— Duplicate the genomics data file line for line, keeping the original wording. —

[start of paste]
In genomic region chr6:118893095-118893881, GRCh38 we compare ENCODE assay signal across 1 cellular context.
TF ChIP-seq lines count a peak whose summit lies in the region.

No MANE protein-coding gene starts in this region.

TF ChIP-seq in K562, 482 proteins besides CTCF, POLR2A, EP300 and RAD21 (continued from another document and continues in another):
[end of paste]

In genomic region chr6:118893095-118893881, GRCh38 we compare ENCODE assay signal across 1 cellular context.
TF ChIP-seq lines count a peak whose summit lies in the region.

No MANE protein-coding gene starts in this region.

TF ChIP-seq in K562, 482 proteins besides CTCF, POLR2A, EP300 and RAD21 (continued from another document and continues in another):